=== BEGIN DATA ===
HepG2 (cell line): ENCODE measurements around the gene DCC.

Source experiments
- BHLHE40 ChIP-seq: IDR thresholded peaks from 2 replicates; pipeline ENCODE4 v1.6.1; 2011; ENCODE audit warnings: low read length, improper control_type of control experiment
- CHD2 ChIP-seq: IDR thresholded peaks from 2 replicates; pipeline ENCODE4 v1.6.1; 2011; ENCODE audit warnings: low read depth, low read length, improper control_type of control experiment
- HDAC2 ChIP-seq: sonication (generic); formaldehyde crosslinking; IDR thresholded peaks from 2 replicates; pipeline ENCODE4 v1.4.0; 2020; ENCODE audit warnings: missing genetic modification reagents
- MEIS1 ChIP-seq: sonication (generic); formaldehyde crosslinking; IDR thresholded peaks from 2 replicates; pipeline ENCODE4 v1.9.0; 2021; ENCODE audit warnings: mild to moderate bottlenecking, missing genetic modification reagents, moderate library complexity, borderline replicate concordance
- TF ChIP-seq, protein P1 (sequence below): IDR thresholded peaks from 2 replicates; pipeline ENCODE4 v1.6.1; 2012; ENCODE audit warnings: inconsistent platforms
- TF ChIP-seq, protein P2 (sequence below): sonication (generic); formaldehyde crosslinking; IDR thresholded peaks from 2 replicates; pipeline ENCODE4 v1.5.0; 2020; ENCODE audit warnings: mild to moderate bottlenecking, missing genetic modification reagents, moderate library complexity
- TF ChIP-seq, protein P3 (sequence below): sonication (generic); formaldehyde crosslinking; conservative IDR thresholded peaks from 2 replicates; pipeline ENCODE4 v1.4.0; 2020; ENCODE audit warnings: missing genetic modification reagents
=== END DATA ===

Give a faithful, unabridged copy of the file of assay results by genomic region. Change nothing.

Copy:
HepG2 (cell line): ENCODE measurements around the gene DCC.

Source experiments
- BHLHE40 ChIP-seq: IDR thresholded peaks from 2 replicates; pipeline ENCODE4 v1.6.1; 2011; ENCODE audit warnings: low read length, improper control_type of control experiment
- CHD2 ChIP-seq: IDR thresholded peaks from 2 replicates; pipeline ENCODE4 v1.6.1; 2011; ENCODE audit warnings: low read depth, low read length, improper control_type of control experiment
- HDAC2 ChIP-seq: sonication (generic); formaldehyde crosslinking; IDR thresholded peaks from 2 replicates; pipeline ENCODE4 v1.4.0; 2020; ENCODE audit warnings: missing genetic modification reagents
- MEIS1 ChIP-seq: sonication (generic); formaldehyde crosslinking; IDR thresholded peaks from 2 replicates; pipeline ENCODE4 v1.9.0; 2021; ENCODE audit warnings: mild to moderate bottlenecking, missing genetic modification reagents, moderate library complexity, borderline replicate concordance
- TF ChIP-seq, protein P1 (sequence below): IDR thresholded peaks from 2 replicates; pipeline ENCODE4 v1.6.1; 2012; ENCODE audit warnings: inconsistent platforms
- TF ChIP-seq, protein P2 (sequence below): sonication (generic); formaldehyde crosslinking; IDR thresholded peaks from 2 replicates; pipeline ENCODE4 v1.5.0; 2020; ENCODE audit warnings: mild to moderate bottlenecking, missing genetic modification reagents, moderate library complexity
- TF ChIP-seq, protein P3 (sequence below): sonication (generic); formaldehyde crosslinking; conservative IDR thresholded peaks from 2 replicates; pipeline ENCODE4 v1.4.0; 2020; ENCODE audit warnings: missing genetic modification reagents